Oak Associates, ltd.’s Small-Cap Growth strategy seeks US-listed equities under $3 billion in market capitalization that are likely to experience strong price appreciation. Its companies are expected to display earnings growth above and beyond the market averages due to a competitive advantage or dominant market position. The portfolio holdings are also expected to be focused on a specific niche. This niche focus allows the company to execute better than competitors and avoid challenges from larger firms. The portfolio will invest in growth wherever it is occurring and is not limited by traditional sectors or historical metrics.
The process begins with a top-down look at long-term investment opportunities. Once themes are identified, a fundamental-driven approach is employed to determine those companies that are best positioned to capitalize on the trends identified. An investment thesis is articulated for each holding and the progress toward that thesis is measured. Buy-candidates are evaluated on their position in the industry, the market opportunity, current valuation and risk/reward. An attractive entry point, based on both fundamental and technical characteristics, is then determined. Relative valuation, traditional multiples analysis, and discounted cash-flow valuation methods are considered. Particular attention is paid to the sustainability of earnings.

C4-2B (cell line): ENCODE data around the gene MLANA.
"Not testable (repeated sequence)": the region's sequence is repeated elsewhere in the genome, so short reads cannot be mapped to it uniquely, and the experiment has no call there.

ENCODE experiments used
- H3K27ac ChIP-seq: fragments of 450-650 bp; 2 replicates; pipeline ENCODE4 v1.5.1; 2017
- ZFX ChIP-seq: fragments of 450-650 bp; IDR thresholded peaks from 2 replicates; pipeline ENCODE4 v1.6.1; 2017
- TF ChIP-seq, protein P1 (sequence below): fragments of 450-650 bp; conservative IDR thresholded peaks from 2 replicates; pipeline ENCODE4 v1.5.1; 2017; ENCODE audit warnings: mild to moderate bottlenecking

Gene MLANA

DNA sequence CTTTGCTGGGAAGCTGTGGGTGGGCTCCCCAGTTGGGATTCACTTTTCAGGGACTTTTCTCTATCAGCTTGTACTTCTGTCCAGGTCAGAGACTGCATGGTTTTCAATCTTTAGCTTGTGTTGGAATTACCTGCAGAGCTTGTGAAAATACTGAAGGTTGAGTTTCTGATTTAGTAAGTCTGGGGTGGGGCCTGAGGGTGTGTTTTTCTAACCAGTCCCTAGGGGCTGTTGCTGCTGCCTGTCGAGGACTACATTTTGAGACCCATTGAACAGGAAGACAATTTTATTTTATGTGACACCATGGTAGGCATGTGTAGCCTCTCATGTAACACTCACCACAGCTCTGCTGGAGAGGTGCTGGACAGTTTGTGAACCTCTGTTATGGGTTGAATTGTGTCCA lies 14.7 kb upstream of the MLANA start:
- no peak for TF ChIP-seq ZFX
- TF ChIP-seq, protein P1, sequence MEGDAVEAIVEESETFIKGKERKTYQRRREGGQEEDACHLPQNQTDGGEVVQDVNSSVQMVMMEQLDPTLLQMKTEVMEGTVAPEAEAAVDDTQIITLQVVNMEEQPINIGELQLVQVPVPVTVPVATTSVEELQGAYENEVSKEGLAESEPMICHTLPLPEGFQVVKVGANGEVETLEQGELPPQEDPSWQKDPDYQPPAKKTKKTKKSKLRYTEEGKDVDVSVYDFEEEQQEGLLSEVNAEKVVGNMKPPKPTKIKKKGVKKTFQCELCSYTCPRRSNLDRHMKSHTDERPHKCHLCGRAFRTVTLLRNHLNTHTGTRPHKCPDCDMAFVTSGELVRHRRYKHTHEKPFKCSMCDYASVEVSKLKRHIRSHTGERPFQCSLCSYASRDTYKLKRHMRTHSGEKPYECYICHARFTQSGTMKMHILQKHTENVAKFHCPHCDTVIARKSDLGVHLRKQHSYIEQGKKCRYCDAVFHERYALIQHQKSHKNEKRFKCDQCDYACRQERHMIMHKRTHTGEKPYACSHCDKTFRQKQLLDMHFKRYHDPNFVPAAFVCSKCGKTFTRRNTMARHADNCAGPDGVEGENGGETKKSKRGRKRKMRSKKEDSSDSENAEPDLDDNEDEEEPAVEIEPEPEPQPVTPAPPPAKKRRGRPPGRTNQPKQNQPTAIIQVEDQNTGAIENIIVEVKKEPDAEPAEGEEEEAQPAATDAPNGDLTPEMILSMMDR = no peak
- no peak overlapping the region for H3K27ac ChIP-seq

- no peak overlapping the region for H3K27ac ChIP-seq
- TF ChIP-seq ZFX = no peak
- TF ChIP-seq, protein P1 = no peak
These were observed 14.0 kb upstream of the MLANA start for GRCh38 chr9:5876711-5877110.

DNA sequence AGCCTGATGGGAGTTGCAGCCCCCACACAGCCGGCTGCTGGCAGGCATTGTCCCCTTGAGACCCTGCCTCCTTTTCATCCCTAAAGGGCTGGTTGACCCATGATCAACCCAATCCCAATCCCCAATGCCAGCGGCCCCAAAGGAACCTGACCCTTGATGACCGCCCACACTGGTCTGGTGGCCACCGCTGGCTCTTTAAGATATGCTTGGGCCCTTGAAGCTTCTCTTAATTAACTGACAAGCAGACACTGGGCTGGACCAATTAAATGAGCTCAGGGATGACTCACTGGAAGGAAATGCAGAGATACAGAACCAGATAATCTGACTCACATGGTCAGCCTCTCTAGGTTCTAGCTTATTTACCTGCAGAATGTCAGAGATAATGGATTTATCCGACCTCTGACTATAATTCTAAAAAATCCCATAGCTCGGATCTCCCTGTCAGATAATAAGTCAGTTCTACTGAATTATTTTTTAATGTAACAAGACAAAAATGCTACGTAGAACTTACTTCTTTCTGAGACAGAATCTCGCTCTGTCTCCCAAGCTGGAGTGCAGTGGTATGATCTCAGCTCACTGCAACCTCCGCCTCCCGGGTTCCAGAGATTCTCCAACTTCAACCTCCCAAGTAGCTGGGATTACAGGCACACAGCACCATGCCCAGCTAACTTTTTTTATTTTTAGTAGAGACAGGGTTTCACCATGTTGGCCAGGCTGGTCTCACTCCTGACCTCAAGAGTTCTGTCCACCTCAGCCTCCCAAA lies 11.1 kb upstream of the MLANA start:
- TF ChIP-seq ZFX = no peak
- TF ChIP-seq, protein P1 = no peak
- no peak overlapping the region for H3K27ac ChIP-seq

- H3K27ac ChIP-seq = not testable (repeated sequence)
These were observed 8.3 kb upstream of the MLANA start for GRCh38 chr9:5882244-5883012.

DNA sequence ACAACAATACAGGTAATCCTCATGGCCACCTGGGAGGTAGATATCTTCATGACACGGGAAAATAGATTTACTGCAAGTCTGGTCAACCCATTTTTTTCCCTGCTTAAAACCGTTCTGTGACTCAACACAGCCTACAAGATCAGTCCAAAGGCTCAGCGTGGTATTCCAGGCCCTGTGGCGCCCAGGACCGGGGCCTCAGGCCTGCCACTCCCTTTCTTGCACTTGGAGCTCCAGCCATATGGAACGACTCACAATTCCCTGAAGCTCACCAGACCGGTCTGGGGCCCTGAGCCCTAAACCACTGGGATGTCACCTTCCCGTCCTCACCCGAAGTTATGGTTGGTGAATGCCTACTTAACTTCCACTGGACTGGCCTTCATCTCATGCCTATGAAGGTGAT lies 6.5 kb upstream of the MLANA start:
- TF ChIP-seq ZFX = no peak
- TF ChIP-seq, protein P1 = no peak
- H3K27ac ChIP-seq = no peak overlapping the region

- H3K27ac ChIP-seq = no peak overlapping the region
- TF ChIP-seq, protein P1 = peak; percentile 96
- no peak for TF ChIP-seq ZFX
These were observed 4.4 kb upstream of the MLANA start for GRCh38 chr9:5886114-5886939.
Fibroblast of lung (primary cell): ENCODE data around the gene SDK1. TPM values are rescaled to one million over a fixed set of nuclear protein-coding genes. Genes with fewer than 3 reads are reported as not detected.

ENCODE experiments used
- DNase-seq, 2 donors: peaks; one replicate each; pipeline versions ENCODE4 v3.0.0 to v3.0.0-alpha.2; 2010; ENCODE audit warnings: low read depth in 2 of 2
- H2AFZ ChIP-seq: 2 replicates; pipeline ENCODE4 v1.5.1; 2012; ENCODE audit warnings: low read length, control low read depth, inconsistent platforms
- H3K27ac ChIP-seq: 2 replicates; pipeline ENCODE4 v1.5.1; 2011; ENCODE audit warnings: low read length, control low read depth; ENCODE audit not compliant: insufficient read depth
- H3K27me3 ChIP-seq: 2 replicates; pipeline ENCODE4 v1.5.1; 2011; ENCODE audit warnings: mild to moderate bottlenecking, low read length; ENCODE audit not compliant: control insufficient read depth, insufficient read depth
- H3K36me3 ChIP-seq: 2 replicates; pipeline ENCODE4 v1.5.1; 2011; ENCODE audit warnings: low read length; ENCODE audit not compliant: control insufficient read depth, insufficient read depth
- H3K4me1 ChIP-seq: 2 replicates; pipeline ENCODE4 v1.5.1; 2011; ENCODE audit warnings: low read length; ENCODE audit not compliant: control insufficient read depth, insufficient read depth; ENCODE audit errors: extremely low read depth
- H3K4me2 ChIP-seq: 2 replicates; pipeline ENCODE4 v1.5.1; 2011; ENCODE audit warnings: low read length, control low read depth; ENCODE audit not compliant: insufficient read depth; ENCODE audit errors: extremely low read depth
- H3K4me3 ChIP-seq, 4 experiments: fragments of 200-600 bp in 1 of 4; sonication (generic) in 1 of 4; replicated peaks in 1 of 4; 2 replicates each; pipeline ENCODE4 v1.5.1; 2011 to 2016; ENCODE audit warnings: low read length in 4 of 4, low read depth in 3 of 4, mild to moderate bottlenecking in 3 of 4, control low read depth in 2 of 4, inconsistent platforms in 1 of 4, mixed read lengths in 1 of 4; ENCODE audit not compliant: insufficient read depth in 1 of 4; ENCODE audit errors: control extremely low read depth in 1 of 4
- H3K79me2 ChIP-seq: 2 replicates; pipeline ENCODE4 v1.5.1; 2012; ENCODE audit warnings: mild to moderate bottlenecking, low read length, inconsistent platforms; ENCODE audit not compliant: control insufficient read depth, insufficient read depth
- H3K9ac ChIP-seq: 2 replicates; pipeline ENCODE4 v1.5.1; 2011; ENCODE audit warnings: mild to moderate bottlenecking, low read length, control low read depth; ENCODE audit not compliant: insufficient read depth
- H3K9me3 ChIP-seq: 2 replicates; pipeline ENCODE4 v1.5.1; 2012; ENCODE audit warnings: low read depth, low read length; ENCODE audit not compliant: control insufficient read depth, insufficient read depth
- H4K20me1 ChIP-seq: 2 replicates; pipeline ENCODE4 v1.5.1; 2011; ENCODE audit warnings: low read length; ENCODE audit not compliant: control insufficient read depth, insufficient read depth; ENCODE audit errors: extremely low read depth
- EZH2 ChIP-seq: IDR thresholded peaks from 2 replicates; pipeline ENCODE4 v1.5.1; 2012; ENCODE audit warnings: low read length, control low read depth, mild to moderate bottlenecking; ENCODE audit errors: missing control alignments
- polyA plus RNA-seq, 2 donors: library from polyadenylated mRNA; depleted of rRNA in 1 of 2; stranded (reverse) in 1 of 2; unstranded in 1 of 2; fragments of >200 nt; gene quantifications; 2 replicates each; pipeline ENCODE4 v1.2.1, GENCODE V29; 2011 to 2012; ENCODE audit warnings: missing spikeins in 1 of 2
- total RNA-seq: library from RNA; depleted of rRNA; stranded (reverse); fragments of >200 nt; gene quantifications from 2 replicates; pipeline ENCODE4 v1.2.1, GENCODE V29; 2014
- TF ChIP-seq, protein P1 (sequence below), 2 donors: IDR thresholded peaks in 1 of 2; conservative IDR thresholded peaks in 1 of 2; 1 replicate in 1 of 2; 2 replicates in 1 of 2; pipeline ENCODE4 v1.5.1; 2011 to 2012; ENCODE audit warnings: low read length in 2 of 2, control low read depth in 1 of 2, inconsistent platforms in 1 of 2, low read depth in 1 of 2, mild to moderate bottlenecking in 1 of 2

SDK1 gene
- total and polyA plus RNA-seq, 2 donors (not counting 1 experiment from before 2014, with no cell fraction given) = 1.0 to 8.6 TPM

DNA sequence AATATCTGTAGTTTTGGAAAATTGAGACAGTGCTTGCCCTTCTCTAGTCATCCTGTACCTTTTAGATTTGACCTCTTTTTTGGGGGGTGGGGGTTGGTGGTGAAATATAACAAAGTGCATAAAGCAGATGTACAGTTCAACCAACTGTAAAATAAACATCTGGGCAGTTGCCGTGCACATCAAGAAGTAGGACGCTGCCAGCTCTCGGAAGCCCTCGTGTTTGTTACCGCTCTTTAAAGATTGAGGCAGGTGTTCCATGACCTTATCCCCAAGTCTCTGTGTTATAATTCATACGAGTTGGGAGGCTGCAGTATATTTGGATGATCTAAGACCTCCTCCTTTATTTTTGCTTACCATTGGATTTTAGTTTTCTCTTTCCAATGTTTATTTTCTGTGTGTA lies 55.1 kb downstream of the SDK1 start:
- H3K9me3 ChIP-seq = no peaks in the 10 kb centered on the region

The strategy holds between 35 and 50 securities and is focused in its best ideas. Sector diversification is utilized, but no specific minimums or maximum exposure is required. The strategy is expected to outperform the market by owning high-conviction ideas, and employing a long-term focus with a thematic overlay. However, no assurances can be made such an investment strategy will result in any such benefits to its clients.
The Small-Cap Growth strategy is managed by Robert Stimpson, CFA, CMT; he is supported by the firm’s Investment Team.
Companies within the Small-Cap Growth Strategy are sold from several reasons:
- Excessive valuation and/or competitive pressures.
- Unsustainable rate of appreciation.
- Change in the risk/reward assessment.
- The company's outgrows the small-cap classification.
2. We make a mistake.
- The investment thesis identified was wrong.
- A better relative opportunity is found.
3. Merger and acquisition.
- The company owned is acquired by a large-cap company.
- If acquisition practices are over-dilutive to existing shareholders.
4. To prevent the "Small-Cap Curse".
- To avoid risk of a significant correction following strong performance and increased probability of a negative earnings surprise.
- The rapid breakdown of technically significant levels.
Small-Cap Growth Strategy
This page was last updated: April 22, 2016
Oak Associates, ltd.
3875 Embassy Parkway - Suite 250, Akron, Ohio 44333
Main Tel: 330-668-1234 Fax: 330-668-2901
Oak Associates, ltd. is an independent investment advisor registered with the U.S. Securities & Exchange Commission.